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    4. William Bennett

      Lecturer in Environmental Chemistry at Griffith University

      In reply to Rachel McDonald

      Rachel, you have completely missed the point. There is a very big difference between a University offering a course in natural medicine, and having researchers at that University research the effectiveness of some medicines. I guarantee that scientists researching the effectiveness of naturally sourced compounds, did not do a degree at the Australian College of Natural Medicine, or some other such bogus institution...

      Research into identifying drugs from natural products is an legitimate and evidence…

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    5. Letitia MacCuspie

      logged in via Facebook

      In reply to William Bennett

      you say "we have progressed to the point where we can synthesise the active chemicals, thus avoiding potential side effects and interactions associated with giving people a whole natural product, which may contain hundreds of chemicals."

      And thats the point here, these researches / doctors are kicking up a stink about alternative medicine because they are backed or work for the big pharma companies and all they want to do is make money. For that to happen they isolate the active constituents and…

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    6. William Bennett

      Lecturer in Environmental Chemistry at Griffith University

      In reply to Letitia MacCuspie

      You know it really irritates me when people such as yourself completely ignore the benefits that modern medicine have provided. Clinical trials are an extremely long, regulated process, that are done to ensure the safety and efficacy of treatments before they reach the general public. This process costs massive amounts of money and takes many many years, and more often than not, drugs are rejected due to safety or efficacy concerns.

      How many people in your family have high-cholesterol, high blood…

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    7. Stephen Dixon

      Digital video officer

      In reply to Letitia MacCuspie

      "Natural therapies use the whole plant (which these companies cannot patent and make money from)..."
      That doesn't stop natural therapy companies from making money from it, now does it. OR do they do it all for free?

      "..which as you have said contain hundreds of active constituents in small amounts that work synergisticaly."
      Or antagonistically. Or not at all. Unless you study it properly you'll never know. But that would cost money and cut into the profit margins.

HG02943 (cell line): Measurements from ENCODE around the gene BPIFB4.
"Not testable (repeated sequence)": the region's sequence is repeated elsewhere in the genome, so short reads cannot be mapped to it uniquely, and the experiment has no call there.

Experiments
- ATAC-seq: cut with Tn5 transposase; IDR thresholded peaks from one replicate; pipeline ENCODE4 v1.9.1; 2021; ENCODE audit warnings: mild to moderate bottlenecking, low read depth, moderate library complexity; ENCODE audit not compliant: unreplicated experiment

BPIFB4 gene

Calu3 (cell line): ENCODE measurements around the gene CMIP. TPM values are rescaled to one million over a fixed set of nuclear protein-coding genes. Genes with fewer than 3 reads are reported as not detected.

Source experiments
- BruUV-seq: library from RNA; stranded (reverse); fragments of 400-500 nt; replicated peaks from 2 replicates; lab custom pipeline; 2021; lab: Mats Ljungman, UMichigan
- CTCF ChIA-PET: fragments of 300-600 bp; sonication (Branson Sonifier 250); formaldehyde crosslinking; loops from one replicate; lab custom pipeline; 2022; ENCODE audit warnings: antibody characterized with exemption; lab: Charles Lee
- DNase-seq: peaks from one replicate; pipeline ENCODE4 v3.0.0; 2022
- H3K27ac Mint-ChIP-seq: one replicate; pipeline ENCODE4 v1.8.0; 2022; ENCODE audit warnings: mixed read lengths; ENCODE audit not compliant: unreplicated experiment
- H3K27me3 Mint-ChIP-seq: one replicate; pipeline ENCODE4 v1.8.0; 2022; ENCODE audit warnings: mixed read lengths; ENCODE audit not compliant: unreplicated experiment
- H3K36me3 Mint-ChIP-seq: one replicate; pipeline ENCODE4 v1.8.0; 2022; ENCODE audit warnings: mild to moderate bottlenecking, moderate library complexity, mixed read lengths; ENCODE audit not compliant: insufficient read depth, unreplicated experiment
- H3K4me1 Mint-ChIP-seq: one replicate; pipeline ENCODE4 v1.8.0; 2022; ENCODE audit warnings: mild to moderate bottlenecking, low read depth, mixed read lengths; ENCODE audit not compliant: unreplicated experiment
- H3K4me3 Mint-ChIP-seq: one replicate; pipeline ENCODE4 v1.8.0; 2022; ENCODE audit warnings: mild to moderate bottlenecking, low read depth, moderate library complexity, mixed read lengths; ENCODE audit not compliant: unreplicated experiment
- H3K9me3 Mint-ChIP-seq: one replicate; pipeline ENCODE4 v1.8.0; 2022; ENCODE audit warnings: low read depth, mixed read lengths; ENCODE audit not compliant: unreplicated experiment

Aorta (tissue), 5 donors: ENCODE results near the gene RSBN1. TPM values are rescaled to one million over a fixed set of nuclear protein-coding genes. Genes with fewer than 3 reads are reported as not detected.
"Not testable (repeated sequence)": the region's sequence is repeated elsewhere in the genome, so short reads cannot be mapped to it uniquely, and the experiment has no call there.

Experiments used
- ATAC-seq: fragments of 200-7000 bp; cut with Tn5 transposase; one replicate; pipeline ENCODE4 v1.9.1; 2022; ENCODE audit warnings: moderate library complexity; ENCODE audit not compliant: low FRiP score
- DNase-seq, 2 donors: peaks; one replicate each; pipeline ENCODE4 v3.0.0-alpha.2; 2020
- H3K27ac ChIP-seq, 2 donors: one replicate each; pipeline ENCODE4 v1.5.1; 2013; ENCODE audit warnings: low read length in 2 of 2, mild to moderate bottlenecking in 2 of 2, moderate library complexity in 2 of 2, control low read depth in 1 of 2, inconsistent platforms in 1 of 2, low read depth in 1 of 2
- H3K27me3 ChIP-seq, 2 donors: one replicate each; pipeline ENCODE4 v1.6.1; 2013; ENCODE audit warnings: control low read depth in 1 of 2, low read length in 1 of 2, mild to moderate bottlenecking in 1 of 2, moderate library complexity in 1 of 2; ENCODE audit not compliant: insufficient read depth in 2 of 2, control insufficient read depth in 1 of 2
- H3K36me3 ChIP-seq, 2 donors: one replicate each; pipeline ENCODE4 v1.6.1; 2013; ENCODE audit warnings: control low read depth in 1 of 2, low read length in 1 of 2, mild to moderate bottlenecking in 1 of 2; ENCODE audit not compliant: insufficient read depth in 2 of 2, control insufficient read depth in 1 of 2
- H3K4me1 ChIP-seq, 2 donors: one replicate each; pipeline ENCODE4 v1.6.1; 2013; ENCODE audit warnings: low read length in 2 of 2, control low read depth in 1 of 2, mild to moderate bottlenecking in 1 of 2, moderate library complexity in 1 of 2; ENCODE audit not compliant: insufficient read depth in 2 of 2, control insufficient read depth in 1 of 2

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    8. Ian Musgrave

      Senior lecturer in Pharmacology at University of Adelaide

      In reply to Letitia MacCuspie

      Lettia wrote "Natural therapies use the whole plant (which these companies cannot patent and make money from) which as you have said contain hundreds of active constituents in small amounts that work synergisticaly."

      Actually, no they don't, they usually use one part of the plant and generally (excluding Traditional Chinese medicine, which does very little processing), the plant material is processed significantly. The pills you buy in the wholefood shops are not raw plant material.

      Preparations…

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    9. Letitia MacCuspie

      logged in via Facebook

      In reply to Ian Musgrave

      I am not completely ignoring the benefits of modern medicine at all, there are many great benefits to it, but there are also many dangerous side effects that are ignored. Why should people have to take many medications simple because the initial medication prescribed causes side effects that need to be treated with more drugs.

      Modern medicine is wonderful, as is complementary and alternative medicine and 80% of doctors wouldn't refer their patients if they didn't also believe so.

      I rarely…

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    10. Letitia MacCuspie

      logged in via Facebook

      In reply to Letitia MacCuspie

      And Ian, that is the reason I buy or grow whole herbs and use those, not pills that have been processed.

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    11. Letitia MacCuspie

      logged in via Facebook

      In reply to Stephen Dixon

      and by trying to crush these modalities, there will never be the research, will there? How about pushing to get more research and then it will be there for all to see, whether in for or against.

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    12. Sue Ieraci

      Public hospital clinician

      In reply to Letitia MacCuspie

      Ms MacCuspie - the reason that science-based medicines can have side effects is that they have EFFECTS. In contrast, homeopathic "remedies" are rarely directly harmful because they contain no active ingredients. (Their secondary harms, financially and by delaying effective treatment, are another matter).

      If a plant contains a chemical that is therapeutic, why doesn't it make sense to extract it, purify it and standardise the dose? Then it becomes a pharmaceutical, but it's available to everyone…

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  16. Leanne Scott

    Student

    William, can you confirm for me the cure rates to some of today's common conditions (asthma, diabetes, etc), as well as the more complex (cancer, etc) remedied via medicine?